By Andrei Popoviciu. Andrei is a first year Romanian student reading BA International Relations at the War Studies Department of King’s College London, he’s the Social Media Editor for IRT and has always been passionate about foreign policy and current affairs. He got to discuss such topics during European Youth Parliament (EYP) sessions, a project he’s been involved in for the past 3 years.
It was a vibrant Friday night full of events, concerts and parties in the European capital of France. A friendly football match between France and Germany was going on in a packed stadium in Paris with people cheering and having a good time, the heavy metal band Eagles of Death Metal were performing at a popular venue in Paris called Bataclan for more than 1,000 fans, restaurant and pubs were packed, everyone was out having a good time. No one predicted such an unexpected turn of events and such a dreadful night.
Just before 10 pm the newsflashes began to report a “series of gunfire outbursts” in the French capital. It appeared to be a series of coordinated terrorist attacks in which dozens of people lost their lives and hundreds were wounded. By midnight it was confirmed that several hundred people at the Bataclan concert were being held hostage by an unknown number of armed and dangerous men. The band had been on the stage for an hour and the music was extremely loud, but not loud enough to drown the sound of gunfire. In this dystopian, almost impossible scenario, the French Special Forces launched an assault on the concert venue in an attempt to free the hostages and capture the gunmen. By 1 pm they succeeded in killing the three men who started the assault but it was too late for the 87 people that had died inside the club. The police, emergency services, military armoured vehicles, ambulances and helicopters were mobilised and people were using social media for updates of the incidents.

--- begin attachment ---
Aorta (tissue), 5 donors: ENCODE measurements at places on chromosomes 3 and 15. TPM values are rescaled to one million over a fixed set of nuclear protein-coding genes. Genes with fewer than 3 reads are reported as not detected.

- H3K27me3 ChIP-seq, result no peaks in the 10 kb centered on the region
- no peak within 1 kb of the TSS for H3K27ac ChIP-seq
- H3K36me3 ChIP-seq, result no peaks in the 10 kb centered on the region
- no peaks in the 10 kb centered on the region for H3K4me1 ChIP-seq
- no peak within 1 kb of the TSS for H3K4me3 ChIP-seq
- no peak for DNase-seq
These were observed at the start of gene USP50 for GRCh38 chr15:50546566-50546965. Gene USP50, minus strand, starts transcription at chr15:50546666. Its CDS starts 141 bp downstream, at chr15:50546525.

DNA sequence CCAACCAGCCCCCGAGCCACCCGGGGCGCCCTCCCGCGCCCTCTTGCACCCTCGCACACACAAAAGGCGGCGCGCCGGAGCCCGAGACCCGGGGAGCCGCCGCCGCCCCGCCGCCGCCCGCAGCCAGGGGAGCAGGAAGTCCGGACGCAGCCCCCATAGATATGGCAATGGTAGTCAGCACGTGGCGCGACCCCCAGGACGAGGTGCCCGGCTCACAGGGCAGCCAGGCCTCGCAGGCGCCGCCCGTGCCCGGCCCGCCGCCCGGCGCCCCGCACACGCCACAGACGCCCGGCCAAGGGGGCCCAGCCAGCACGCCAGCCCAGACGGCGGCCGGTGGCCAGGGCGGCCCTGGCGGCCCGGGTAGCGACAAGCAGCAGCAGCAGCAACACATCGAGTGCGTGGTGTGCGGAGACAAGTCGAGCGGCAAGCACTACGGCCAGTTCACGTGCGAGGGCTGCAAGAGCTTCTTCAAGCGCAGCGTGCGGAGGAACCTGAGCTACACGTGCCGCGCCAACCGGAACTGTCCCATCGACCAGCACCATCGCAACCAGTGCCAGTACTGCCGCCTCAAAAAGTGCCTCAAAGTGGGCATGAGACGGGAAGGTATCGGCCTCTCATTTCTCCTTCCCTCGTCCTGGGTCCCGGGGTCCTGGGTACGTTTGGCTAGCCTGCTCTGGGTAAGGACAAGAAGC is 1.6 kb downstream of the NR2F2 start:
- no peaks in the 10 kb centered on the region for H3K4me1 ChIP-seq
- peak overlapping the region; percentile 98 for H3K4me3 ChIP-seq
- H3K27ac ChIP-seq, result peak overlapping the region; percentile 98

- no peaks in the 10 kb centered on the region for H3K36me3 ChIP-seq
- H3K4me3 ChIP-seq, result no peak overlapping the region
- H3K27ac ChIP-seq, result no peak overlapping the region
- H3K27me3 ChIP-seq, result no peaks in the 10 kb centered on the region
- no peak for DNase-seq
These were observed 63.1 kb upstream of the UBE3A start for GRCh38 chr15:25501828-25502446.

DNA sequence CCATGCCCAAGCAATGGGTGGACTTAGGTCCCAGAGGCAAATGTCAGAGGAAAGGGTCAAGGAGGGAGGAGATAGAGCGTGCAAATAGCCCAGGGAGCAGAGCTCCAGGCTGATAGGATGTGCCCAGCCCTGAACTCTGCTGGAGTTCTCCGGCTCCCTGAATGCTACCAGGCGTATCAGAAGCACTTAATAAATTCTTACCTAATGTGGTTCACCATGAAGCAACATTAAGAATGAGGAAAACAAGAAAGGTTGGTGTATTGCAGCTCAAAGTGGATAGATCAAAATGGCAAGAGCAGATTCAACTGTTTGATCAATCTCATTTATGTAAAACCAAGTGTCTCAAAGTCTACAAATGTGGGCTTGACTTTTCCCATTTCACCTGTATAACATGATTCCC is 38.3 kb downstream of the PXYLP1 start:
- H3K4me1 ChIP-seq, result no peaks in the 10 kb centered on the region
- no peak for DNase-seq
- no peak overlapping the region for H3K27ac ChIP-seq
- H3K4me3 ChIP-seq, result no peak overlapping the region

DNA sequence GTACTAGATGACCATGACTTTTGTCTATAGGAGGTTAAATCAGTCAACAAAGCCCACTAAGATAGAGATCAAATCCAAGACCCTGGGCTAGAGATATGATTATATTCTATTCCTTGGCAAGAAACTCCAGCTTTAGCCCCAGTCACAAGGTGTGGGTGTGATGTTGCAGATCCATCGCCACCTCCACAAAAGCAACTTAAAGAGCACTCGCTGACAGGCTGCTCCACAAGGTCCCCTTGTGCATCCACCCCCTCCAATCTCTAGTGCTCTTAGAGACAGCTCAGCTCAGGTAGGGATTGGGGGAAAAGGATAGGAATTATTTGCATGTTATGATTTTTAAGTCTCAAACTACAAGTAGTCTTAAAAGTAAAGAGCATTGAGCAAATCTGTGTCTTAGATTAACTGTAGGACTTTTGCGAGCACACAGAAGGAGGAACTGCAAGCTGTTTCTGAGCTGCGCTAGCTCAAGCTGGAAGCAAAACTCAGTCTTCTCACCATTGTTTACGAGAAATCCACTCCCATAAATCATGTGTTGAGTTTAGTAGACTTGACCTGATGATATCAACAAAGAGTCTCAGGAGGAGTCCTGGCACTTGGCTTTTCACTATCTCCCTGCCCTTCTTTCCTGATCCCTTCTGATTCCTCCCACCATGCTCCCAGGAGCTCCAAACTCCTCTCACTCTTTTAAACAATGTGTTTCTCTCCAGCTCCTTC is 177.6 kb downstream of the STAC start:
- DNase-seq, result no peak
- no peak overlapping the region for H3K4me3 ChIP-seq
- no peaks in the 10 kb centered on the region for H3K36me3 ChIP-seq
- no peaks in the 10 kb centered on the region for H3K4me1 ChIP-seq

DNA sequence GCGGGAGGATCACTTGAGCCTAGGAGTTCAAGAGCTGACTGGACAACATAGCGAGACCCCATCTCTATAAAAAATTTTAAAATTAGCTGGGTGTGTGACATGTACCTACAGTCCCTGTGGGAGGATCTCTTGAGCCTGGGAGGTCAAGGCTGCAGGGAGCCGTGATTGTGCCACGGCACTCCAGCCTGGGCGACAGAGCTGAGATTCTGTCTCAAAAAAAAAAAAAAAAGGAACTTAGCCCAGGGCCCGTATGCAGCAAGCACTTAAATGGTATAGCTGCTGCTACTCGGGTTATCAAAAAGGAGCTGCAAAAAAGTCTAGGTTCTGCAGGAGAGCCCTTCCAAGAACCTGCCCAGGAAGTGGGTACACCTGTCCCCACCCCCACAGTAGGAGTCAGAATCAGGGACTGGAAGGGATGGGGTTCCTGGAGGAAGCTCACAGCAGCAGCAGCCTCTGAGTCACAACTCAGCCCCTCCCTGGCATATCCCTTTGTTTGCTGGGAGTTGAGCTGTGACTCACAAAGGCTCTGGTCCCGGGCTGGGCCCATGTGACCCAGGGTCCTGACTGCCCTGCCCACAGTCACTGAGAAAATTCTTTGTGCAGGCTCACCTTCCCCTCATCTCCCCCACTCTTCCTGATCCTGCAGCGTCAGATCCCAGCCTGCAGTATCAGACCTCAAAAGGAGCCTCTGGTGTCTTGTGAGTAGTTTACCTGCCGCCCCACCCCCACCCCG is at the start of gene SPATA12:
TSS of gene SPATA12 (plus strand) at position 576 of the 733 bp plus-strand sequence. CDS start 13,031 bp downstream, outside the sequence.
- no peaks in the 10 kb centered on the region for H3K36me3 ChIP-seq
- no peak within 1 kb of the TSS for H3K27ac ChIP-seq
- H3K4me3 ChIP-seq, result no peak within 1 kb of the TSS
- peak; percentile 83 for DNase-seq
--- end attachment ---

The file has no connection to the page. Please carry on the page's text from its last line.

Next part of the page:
After the Bataclan attack, two gunmen marched down a popular street where the pubs, cafes and restaurants were located and opened fire with Kalashnikov-type rifles spreading terror. Another suicide bomber blew himself up on Boulevard Voltaire managing to kill one person and spread panic in the crowded street which was close to the Bataclan concert hall.
Moreover, there was a suicide attack near the national stadium where the France-Germany football match was taking place. Spectators were evacuated from the 80,000 seat venue after they were held there for some time due to what was happening outside. President François Hollande who was at the game left during the match because of the shootings in central Paris. The official death count at the stadium is yet to be released.
There were 6 zones targeted by 8 terrorists who are thought to have used Kalashnikovs, hand grenades and suicide vests, five in the 10th and 11th arrondissements and one close to the Stade de France. One of the gunmen at the Bataclan concert venue shouted: “It’s for Syria” and “Allahu Akbar”, making François Hollande hold ISIS responsible for the dreadful attacks.
The streets of Paris were smudged with blood and covered with bodies, the city had become a war zone. People were petrified of what was happening even if they weren’t in the affected zones. News stations, print media, the internet and many other media outlets covered the experiences of those who had witnessed the tragedies and shared them with the world.
“It was a bloodbath”
“They were not moving, they were just standing at the back of the concert room and shooting at us. Like if we were birds.”